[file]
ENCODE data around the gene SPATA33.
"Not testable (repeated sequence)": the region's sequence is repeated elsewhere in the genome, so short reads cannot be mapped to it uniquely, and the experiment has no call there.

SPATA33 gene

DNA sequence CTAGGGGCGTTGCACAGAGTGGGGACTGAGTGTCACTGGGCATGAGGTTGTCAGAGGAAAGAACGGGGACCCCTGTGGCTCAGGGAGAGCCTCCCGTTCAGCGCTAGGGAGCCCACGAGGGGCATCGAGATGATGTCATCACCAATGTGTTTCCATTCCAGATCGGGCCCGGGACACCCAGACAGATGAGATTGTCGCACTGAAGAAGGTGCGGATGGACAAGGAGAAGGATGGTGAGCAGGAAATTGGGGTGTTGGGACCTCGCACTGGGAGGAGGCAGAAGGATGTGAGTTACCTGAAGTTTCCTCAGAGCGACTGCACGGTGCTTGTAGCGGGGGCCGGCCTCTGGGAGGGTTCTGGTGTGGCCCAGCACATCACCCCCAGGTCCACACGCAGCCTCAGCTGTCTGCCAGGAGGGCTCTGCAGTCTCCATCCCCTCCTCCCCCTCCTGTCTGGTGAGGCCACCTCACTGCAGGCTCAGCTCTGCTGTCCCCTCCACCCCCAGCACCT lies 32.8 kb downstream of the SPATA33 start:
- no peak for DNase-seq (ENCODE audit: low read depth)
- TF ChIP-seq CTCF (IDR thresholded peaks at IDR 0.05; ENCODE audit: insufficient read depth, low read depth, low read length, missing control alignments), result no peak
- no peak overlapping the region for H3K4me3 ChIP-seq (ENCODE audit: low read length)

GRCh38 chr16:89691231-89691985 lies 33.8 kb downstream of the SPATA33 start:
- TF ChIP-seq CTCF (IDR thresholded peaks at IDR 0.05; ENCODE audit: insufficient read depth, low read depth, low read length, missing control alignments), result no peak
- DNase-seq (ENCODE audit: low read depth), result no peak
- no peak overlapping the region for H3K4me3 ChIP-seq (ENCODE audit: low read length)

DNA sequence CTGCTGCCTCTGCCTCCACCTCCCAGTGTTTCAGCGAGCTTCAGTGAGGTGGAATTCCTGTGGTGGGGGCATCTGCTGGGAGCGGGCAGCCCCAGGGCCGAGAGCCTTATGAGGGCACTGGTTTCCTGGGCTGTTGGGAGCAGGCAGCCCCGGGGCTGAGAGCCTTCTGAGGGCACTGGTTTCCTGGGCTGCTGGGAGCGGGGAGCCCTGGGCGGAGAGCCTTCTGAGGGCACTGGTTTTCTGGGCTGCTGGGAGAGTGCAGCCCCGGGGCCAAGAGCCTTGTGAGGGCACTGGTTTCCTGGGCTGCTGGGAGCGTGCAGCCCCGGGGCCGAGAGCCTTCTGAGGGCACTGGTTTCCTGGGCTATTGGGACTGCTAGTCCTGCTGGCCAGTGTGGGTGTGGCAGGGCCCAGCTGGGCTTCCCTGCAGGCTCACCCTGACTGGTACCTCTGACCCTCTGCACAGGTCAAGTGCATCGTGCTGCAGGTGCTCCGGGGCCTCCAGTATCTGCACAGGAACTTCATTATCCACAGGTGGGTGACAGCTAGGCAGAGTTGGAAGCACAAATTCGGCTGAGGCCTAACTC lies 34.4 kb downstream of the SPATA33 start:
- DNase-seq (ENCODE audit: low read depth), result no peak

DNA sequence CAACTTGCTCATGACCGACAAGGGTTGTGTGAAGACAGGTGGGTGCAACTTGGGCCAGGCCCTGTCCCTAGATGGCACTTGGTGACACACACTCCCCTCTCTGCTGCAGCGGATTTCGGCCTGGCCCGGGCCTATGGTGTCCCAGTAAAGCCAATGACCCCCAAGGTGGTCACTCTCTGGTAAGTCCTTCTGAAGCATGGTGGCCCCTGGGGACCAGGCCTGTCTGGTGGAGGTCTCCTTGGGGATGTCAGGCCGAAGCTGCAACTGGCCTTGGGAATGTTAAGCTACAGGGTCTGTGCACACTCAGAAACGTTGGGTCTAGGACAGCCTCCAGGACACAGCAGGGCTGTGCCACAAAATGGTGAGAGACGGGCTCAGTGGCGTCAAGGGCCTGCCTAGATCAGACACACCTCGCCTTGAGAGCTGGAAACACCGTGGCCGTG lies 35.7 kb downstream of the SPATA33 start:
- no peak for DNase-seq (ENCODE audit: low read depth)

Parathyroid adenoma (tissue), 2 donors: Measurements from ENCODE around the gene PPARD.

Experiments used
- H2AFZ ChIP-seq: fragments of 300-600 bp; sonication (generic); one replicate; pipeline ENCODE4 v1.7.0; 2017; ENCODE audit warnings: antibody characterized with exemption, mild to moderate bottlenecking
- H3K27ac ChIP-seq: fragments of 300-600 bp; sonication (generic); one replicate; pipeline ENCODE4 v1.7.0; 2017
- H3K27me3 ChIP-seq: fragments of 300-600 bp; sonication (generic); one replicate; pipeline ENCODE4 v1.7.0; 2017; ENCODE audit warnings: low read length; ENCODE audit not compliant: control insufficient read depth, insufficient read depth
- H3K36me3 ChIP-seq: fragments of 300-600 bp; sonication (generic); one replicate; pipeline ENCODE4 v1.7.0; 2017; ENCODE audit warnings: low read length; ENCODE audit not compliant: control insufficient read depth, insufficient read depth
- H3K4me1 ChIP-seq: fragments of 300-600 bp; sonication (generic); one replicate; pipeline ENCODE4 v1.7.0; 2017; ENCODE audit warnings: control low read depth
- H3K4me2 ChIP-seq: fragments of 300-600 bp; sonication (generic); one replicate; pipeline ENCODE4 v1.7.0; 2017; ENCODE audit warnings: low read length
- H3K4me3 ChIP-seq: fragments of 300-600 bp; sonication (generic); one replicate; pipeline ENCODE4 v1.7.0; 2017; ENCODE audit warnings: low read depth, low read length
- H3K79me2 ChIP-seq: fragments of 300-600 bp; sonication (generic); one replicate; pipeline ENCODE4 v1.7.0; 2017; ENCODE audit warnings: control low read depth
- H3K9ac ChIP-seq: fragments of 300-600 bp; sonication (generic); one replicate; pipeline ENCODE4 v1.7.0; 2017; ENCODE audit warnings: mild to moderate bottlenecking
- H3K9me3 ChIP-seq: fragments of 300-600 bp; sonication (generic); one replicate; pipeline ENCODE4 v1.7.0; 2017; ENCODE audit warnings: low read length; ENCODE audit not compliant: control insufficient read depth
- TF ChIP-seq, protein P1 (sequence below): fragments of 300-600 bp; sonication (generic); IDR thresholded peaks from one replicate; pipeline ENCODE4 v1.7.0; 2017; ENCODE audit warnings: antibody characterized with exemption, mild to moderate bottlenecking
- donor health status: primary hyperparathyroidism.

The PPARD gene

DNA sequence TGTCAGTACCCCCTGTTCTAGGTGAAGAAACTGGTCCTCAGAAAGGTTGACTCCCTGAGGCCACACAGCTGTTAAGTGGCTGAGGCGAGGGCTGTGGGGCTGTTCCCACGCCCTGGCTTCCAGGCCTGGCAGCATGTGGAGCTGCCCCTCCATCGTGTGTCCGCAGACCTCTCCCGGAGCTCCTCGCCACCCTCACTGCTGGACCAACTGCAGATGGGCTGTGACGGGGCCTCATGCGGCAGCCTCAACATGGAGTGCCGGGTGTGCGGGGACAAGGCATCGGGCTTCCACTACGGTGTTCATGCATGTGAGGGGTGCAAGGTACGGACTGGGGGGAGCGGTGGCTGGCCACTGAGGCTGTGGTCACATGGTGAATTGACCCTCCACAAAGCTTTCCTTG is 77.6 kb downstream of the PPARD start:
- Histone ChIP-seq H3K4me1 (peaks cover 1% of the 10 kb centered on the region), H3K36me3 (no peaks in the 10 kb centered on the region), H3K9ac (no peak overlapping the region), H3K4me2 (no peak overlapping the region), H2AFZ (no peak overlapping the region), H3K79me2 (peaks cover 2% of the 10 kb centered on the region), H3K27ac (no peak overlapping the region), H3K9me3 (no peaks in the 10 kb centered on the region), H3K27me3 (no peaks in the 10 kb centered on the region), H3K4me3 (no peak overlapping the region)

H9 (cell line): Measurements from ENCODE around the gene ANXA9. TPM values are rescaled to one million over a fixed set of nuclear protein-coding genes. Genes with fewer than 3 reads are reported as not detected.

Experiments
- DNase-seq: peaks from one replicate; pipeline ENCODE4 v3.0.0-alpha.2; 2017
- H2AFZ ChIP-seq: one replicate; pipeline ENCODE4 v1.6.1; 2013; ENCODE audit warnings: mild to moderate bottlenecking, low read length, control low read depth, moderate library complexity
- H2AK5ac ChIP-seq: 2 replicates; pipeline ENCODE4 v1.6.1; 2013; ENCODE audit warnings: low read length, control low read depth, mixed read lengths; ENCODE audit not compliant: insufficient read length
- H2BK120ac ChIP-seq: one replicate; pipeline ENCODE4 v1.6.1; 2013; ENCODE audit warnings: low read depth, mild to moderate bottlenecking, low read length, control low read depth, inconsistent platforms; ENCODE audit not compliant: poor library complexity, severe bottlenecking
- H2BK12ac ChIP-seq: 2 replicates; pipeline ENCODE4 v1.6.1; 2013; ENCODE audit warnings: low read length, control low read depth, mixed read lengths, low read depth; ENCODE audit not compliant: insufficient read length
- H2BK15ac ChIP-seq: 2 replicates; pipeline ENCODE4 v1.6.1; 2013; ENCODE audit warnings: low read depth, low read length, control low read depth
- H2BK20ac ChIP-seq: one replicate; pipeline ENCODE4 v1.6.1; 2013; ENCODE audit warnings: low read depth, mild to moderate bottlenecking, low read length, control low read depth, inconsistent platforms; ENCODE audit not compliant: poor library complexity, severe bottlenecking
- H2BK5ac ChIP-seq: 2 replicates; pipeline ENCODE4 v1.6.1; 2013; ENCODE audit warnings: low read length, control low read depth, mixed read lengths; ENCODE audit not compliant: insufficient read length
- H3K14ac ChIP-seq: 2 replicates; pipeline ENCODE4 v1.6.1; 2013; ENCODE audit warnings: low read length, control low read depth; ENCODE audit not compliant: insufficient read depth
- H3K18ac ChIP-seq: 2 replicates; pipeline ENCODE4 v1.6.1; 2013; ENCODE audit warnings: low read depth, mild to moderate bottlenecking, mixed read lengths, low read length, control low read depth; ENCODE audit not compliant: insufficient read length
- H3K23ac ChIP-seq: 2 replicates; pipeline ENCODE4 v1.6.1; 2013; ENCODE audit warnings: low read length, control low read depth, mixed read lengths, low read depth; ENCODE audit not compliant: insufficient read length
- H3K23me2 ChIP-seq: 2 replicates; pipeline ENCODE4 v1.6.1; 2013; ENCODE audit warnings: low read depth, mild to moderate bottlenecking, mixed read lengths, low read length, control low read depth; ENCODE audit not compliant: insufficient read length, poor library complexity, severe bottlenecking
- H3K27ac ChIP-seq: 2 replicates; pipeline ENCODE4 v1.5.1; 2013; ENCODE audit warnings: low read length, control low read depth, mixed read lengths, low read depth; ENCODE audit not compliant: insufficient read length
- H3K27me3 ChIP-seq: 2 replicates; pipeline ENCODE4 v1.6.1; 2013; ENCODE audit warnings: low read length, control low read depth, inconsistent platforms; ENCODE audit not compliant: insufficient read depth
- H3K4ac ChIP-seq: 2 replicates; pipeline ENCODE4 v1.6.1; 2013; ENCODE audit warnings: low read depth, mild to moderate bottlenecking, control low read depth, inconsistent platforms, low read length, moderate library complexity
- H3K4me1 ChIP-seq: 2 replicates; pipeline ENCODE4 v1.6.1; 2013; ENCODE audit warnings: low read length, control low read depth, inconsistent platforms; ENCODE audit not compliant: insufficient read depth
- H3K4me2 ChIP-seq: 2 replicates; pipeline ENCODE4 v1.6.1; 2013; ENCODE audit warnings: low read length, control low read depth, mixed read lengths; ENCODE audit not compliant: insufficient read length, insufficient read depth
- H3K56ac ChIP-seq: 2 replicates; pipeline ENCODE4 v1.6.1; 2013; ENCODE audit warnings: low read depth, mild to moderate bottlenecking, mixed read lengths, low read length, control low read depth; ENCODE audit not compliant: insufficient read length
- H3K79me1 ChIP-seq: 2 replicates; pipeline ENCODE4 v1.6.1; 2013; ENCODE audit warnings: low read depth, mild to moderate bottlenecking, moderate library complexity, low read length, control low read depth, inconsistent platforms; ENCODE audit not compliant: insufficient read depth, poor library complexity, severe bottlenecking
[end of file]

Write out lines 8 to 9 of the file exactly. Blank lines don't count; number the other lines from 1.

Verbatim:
GRCh38 chr16:89691231-89691985 lies 33.8 kb downstream of the SPATA33 start:
- TF ChIP-seq CTCF (IDR thresholded peaks at IDR 0.05; ENCODE audit: insufficient read depth, low read depth, low read length, missing control alignments), result no peak